I too find it disturbing that many people feel their dogs should kill or bite intruders. Their dog's life is at risk whenever it attacks a human (most people are going to fight back and burglars may carry guns or knives). It worries me that someone might break in and kill my cats and dog while I'm out - my posessions are replaceable but my pets' lives aren't. Unfortunately my dog IS territorial and fearful, I suppose it's part of her genetics (she's a shepherd mix of some sort we think) I may not ever be able to fully train or condition it out of her. I would hope she'd be too scared to attack and would only bark and hide somewhere out of the way of an intruder but I certainly wouldn't put it past her to try to bite (which is why she isn't left unsupervised outside in case a stranger happens to come unannounced through the gate or over the fence for any reason).

There's definitely a status associated with ownership of certain breeds of dog. Some breeds have a "macho" image and men who fancy themselves to be big hard men will want one of those dogs to fit their image. The macho dogs are typically aggressive and domineering. Combine the macho breed with the macho owner and the "alpha" type training these guys subscribe to and you have a recipe for disaster.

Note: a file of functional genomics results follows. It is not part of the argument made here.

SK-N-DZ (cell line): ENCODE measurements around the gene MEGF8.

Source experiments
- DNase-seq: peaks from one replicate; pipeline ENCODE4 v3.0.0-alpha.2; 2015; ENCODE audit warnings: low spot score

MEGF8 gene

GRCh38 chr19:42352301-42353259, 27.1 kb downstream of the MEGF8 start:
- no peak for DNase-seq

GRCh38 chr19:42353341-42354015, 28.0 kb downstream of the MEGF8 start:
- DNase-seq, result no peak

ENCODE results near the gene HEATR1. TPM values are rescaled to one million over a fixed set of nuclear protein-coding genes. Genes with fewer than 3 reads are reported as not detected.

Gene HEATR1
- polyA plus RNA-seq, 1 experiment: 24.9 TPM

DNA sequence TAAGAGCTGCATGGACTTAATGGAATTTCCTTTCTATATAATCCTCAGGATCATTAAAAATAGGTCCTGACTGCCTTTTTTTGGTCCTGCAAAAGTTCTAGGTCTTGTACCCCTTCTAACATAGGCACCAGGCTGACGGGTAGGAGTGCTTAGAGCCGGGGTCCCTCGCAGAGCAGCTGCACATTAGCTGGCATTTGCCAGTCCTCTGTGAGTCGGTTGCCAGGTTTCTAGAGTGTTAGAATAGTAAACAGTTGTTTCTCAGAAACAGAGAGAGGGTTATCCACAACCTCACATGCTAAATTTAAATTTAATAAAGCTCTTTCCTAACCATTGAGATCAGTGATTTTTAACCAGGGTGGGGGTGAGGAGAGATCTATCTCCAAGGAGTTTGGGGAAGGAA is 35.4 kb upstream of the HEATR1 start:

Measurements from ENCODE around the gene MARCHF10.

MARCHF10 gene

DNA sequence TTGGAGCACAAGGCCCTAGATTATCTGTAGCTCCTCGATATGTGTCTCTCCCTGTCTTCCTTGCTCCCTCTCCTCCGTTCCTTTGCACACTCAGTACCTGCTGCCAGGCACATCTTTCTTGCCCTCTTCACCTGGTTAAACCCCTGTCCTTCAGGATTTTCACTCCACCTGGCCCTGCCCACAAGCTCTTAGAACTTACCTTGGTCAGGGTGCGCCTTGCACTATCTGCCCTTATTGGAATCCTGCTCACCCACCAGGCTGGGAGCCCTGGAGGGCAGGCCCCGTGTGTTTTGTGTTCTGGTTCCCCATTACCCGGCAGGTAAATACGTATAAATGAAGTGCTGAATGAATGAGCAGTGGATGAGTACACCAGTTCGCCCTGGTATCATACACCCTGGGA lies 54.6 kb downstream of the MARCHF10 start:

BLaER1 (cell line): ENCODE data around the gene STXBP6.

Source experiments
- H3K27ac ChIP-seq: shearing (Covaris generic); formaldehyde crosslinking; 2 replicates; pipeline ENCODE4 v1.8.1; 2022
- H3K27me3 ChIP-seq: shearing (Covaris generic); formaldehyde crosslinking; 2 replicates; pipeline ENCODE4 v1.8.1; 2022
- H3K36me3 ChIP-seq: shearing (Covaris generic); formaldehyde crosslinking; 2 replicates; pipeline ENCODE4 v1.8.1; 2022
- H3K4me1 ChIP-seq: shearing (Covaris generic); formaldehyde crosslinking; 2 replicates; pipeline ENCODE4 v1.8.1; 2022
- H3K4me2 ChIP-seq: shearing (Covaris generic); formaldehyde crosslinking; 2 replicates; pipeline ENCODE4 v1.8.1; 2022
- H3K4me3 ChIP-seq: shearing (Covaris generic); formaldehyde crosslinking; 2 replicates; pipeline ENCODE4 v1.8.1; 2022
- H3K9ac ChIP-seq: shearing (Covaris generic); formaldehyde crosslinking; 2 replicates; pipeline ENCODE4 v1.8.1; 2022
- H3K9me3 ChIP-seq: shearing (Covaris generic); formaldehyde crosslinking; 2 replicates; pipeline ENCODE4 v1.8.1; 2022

I find most pit owners to be very ignorant of dog behaviour and training methods. The few people I know who own pit types smack their dogs to "correct" them and don't believe in using treats as motivators. I've also heard a lot of dog owners say that certain breeds need corrections (physical force), particularly breeds like pits, GSDs, Malinois, rottweilers and the like. I personally feel that physical force has no place in training and just damages trust between owner and dog but I've been shouted down by these people whenever I try to suggest this.

I wouldn't be surprised to hear that it was a 3 year old rottweiler that killed him. They're powerful dogs and at 2 - 3 years is when they're reaching mental maturity and becoming more independent - particularly if not neutered / spayed.

Blogger Bobbi Whiskers  |  4/07/2017 7:53 AM  |  Flag  
Just curious if the Milan badgers can site one incident where a dog personally trained by him killed a person? The recent spate of internet "educated" dog trainers is most likely a more serious problem with aggressive dogs. When they run out of treats, they lose the dog. Simple as that. A dog bred for aggression is far harder to train with treats. All police , protection and detection dogs are trained using and directing their prey drive, which is genetically bred into these dogs. There is a reason they don't use food to train.